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28-year-old Timau farmer provides blueprint for profitable farming 

By constructing a water pan for garlic and potato production, young Timau farmer Alfred Koome is providing the blueprint for farmers in his community on how to not only farm but also farm profitably.

From the 350,000-liter reservoir, which also holds 200 fish, 10 other families source their irrigation water from him while many of his neighbours have been inspired to dig up their own water pans. In his garlic business, he sells starter seeds and gives free consultancy to budding farmers as well as helping them aggregate and sell their produce.

“Since its construction in late 2022, I can attest to a 15-20 per cent increase in both my garlic and potato yield,” Koome said.

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From two acres, the 28-year-old agronomist, who studied at Kenyatta University and India’s Balgakot University of Horticultural Science, has just harvested 130 bags of potatoes from certified planting seeds bought from nearby Kisima Farm in Timau. This he sold for Sh2,700 a bag. He currently has half an acre of garlic under production.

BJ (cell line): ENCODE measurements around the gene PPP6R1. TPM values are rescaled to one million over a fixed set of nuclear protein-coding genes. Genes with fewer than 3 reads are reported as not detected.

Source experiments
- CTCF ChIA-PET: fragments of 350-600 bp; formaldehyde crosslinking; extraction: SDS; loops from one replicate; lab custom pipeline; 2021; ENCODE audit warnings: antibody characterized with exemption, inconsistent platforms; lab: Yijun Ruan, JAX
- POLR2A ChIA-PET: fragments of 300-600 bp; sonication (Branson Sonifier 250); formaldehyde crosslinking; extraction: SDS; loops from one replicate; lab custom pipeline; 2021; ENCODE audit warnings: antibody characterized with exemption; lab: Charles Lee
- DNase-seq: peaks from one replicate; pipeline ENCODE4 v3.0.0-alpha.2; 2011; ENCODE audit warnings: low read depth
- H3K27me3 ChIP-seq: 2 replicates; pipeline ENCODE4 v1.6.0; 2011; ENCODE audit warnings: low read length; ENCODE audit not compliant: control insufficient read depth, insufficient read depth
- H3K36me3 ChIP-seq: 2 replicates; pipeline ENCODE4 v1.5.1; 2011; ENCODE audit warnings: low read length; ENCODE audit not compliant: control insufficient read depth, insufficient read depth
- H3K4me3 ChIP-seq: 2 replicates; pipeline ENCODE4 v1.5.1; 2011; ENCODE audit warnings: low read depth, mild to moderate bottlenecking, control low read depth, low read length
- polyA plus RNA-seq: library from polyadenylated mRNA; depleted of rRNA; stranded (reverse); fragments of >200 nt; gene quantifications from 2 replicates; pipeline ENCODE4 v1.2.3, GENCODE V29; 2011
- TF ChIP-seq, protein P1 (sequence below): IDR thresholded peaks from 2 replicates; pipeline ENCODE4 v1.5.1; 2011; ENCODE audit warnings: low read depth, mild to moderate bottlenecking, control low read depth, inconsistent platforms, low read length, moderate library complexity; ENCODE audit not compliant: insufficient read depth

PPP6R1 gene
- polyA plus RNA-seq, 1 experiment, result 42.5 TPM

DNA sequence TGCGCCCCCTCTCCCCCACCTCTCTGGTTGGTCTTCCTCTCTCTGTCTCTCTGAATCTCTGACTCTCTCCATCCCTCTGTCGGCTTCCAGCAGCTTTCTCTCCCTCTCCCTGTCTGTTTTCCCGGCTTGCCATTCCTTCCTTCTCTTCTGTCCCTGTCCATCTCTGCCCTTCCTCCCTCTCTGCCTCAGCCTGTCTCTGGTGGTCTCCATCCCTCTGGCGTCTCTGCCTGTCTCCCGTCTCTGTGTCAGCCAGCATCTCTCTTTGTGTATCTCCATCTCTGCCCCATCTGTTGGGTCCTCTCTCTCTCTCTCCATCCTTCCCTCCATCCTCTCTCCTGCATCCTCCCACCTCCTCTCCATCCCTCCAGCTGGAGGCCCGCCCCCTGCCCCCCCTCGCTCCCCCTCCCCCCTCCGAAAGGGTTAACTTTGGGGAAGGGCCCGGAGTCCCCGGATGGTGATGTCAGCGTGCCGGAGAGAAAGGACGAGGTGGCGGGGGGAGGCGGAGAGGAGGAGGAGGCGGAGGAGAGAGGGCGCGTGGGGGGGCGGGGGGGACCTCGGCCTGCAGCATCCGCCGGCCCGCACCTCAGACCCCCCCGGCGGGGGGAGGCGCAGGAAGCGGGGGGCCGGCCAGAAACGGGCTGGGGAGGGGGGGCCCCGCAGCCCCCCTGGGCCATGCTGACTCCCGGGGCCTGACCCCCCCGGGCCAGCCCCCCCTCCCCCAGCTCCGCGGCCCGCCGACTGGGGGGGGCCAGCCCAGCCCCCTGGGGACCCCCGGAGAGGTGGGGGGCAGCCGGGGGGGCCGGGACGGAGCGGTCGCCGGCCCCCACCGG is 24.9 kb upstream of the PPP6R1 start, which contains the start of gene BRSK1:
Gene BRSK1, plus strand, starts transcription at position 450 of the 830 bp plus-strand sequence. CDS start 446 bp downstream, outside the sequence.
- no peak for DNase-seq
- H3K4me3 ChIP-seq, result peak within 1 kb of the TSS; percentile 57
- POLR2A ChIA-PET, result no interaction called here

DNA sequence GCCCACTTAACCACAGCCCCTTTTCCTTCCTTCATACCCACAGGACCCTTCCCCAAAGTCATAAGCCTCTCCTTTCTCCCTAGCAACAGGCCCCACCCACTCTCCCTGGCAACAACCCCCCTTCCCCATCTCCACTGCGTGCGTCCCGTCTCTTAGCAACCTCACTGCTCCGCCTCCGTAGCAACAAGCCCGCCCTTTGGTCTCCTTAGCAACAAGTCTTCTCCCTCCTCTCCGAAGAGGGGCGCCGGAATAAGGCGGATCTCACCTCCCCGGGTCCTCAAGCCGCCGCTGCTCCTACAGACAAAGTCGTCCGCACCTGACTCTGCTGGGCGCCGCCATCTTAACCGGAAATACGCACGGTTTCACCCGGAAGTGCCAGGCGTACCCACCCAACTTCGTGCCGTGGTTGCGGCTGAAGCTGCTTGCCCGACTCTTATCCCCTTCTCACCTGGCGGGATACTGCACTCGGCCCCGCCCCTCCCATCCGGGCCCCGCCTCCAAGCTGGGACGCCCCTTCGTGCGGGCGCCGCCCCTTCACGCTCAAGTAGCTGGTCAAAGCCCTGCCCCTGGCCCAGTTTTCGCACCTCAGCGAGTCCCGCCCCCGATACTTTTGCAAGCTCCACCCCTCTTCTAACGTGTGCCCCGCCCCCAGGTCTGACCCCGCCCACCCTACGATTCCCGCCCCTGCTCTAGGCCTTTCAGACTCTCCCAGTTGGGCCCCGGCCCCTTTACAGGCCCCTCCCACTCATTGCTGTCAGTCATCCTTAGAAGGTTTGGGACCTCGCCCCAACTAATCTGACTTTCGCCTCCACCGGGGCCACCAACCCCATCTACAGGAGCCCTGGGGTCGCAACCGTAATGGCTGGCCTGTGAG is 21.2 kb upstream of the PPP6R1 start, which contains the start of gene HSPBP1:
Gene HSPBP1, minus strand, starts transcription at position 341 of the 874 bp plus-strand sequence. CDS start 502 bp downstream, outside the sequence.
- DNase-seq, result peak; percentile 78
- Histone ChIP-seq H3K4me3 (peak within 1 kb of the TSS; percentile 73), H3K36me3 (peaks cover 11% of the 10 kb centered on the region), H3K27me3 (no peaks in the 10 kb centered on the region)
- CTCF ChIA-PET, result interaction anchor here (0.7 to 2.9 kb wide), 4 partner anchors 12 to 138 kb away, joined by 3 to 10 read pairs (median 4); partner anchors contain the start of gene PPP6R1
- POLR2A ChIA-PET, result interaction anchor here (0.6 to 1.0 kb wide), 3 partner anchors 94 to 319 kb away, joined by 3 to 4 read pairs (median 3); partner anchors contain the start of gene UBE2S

Similarly, he has seen a jump in profits as he is now able to harvest his crops in off-peak months. “In addition to the two traditional planting seasons, I am now able to squeeze in extra growing periods. This enables us to provide the market with potatoes when demand is at its highest and prices are at their peak. While the farmgate price for a sack of potatoes is usually between Sh2,200 and Sh2,500 this enables me to earn up to Sh4,500 per bag.”

When full the waterpan can provide adequate irrigation water for up to three weeks. Alfred waters his crops for one hour every day at six in the evening. This, he illuminates, avoids excessive evapotranspiration. He has also shifted from sprinkler watering and furrow irrigation systems to drip irrigation– which further limits water loss.

“Aside from growing my own garlic, I work with 35 satellite farmers most of whom are in my region and a few in Embu, Meru, Likipia, and Nyeri,” he informed. He sells planting seeds to them and offers free agricultural extension services. “Through a buy-back program I provide the farmers I work with with a ready market I have gotten from large-scale Rwandese buyers in Nairobi.” 

Unlike most agro-commodities in Kenya, garlic prices are relatively stable throughout the year, hovering between Sh200-210 per kilogram.

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“I am working with a primary school dropout who just harvested two tonnes of garlic on under one-quarter acreage– these are numbers I myself have never gotten. He just sold his entire harvest at Sh200 a kilo,” Alfred gleefully informs.

Also a technical officer for the National Agricultural and Rural Inclusive Growth Project (NARIGP)– a government program aimed at boosting agricultural productivity and profitability in rural communities– his agricultural journey, on which he is on with members of his community, is testament to the transformative impact of agriculture when done expertly.

Alfred Koome: 0750 490085

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